With Tower #1, you’re thrown right into the drama. Feeling like a blend between Running Man, Battle Royale, and a game with HP, the urgency of Casandra’s situation makes you feel like there’s no time to waste. Though confusing, you’re wondering what’s happening right alongside the characters, and there are plenty of questions that need answers left unanswered. While the mystery is scintillating, Tower #1 does lack character investment.
Tower #1 is a miniseries from A Brave Blue World by writers Camrus Johnson and Kelsey Barnhart with art by ChrisCross, coloring by Andrew Dalhouse, and lettering by Deron Bennett. Casandra’s personality seems to be that of a do-gooder, but we don’t know much about anything of them. She awakens in a room white an announcer explains they need to fight to survive. Interestingly, none of the characters talk about their actions prior to waking up there.
Tower #1 Lives Out A Deadly Game
Missing the opportunity to grab a starter weapon, she heads out to seek assistance, and the first man she encounters attacks her. Fortunately, she runs into another player named Jess, who protects her, allowing her to escape. Next, she meets Kimi and Big Mac, who are squaring off in a fight. Somehow she manages to talk them down, and they, along with Jesse, form a team with Casandra.
The game aspect lulls some of them into believing it’s not real. Hence, there is no issue if they kill another player. Their HP—meaning health meter—is 20, and their specs are visible, so all game attributes. Yet, it’s a wonder none of them opt to die to escape this game, especially if they believe it’s a dream. But the situation does give you a glimpse into their personalities.
Shallow Characters So Far
Casandra seems kind, and though she doesn’t wholly believe this is real, she does not want to kill anyone. Jess is a tad self-righteous, Big Mac a jerk at first, and Kimi seems withdrawn. There’s too little besides these quick attributes to understand whether this is a group you want to follow on this journey. They lack depth or fascination.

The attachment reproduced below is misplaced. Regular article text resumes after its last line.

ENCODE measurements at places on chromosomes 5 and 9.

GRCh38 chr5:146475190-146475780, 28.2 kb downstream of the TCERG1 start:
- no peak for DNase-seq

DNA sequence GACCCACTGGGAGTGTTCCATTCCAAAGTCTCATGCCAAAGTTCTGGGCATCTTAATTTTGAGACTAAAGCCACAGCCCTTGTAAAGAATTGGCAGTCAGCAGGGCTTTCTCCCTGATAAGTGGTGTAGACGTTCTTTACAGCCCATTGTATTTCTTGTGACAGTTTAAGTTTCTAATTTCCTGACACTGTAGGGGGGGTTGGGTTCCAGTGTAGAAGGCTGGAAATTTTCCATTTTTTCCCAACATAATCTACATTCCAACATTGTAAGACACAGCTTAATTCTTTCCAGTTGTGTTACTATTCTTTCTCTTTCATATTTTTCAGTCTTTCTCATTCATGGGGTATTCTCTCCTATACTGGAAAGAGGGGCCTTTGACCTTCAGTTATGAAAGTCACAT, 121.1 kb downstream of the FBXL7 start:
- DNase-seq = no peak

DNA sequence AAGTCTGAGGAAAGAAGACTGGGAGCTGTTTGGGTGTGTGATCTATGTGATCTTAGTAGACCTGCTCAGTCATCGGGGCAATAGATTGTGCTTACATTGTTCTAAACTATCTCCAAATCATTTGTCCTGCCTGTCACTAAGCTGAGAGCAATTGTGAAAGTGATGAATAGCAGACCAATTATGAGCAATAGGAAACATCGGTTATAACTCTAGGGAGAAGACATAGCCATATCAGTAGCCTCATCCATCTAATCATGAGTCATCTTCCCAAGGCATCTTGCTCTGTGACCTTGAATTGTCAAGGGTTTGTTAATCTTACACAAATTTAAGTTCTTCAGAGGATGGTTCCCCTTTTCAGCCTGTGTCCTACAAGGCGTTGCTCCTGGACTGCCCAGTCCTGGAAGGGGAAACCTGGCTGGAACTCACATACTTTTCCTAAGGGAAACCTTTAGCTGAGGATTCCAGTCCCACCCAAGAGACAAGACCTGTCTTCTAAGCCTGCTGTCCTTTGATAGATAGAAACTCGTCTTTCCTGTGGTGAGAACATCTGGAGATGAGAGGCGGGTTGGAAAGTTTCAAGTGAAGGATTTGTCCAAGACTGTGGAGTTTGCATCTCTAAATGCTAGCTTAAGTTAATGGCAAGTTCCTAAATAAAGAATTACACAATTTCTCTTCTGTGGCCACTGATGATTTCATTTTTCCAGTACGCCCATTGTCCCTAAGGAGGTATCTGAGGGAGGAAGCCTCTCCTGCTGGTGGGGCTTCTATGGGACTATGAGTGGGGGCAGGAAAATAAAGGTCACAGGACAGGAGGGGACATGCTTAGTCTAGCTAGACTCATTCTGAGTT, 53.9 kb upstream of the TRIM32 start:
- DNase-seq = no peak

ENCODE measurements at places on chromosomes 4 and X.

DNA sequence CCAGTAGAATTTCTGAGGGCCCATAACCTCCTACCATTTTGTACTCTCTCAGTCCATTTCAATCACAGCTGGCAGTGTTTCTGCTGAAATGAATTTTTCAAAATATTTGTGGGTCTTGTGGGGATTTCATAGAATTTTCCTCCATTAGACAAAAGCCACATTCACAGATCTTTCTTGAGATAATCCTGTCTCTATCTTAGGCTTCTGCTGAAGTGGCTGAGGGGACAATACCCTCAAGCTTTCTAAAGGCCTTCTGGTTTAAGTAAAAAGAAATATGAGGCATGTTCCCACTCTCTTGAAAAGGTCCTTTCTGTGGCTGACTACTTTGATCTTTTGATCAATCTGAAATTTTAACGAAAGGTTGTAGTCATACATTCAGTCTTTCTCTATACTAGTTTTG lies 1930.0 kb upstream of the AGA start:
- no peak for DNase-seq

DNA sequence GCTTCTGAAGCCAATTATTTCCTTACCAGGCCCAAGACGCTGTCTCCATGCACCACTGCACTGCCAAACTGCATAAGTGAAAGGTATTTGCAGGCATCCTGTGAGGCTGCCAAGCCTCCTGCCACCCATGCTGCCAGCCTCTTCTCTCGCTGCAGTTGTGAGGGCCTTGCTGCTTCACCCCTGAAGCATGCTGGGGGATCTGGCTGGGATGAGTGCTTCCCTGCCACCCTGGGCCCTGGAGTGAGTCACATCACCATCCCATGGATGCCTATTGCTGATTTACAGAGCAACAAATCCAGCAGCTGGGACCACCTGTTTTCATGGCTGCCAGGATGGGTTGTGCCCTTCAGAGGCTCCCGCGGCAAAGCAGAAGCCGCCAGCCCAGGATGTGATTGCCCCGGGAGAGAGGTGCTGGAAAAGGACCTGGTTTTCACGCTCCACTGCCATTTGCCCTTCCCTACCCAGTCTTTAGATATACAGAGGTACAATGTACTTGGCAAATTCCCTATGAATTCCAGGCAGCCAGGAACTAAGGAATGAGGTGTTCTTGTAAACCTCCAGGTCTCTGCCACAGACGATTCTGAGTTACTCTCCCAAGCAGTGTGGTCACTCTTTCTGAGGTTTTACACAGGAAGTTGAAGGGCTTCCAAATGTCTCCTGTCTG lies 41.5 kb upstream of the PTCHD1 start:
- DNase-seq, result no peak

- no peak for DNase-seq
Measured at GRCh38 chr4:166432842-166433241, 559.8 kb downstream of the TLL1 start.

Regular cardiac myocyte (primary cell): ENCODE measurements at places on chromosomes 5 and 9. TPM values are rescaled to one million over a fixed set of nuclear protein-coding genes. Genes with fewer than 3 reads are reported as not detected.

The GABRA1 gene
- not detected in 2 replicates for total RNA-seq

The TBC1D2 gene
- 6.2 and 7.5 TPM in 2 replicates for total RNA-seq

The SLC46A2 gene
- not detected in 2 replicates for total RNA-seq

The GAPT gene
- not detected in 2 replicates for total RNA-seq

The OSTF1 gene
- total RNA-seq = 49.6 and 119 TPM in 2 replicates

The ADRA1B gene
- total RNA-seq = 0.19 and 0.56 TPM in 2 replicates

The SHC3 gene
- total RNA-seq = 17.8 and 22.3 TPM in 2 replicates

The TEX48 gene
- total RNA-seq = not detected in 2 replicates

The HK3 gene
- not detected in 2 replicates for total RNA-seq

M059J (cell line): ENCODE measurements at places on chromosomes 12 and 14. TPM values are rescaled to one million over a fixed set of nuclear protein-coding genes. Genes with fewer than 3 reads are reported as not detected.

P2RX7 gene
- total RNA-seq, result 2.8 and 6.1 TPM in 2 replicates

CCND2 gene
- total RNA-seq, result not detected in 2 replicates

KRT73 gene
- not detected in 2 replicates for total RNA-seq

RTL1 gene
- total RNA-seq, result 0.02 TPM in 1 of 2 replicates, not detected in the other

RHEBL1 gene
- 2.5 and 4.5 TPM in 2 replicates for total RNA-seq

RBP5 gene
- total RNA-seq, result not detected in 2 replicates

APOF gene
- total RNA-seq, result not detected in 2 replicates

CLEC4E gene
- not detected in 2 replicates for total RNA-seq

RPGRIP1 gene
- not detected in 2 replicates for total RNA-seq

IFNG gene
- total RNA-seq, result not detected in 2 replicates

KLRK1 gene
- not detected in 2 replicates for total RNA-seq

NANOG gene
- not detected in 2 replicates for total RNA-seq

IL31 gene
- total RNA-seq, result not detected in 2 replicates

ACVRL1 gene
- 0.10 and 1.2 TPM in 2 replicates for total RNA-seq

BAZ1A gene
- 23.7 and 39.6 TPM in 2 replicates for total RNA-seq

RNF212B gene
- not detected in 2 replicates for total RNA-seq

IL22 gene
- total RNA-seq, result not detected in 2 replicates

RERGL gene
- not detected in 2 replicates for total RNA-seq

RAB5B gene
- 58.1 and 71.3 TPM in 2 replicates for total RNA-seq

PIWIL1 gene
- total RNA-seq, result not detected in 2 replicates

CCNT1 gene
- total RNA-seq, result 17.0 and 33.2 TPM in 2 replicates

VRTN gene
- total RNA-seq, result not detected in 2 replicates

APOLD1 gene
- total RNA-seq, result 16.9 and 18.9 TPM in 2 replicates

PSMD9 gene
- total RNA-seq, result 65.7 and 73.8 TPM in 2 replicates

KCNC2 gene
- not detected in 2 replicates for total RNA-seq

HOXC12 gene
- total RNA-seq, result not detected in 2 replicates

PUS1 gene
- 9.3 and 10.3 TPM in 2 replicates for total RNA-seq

The illustrations and panels are stunning. The characters each look distinct, standing out from each other. Even their appearance ties in with the little you know about their personality. Their facial features, particularly Jess’s jawline, emphasize who they are. There’s also not too much action, so much as arguing. The artwork stands out more than what occurs in the plot.
Potential Thanks to Artwork & Mystery
Alluding to a mystery can whet the appetite as long as enough entertainment occurs, but it feels more like a bland setup here. In Tower #1, it seems like something’s happening as you read, but after, you realize not much happened. Thankfully, there is a creepy cliffhanger at the end with a newcomer who looks chilling, like a character from Battle Royale killing for fun. Despite an underwhelming beginning, I plan to give Tower #1 a chance. Sometimes series need more investment to hit their stride, and with the illustrations and similarities to two of my favorite films, I’m hopeful it will pick up the pace.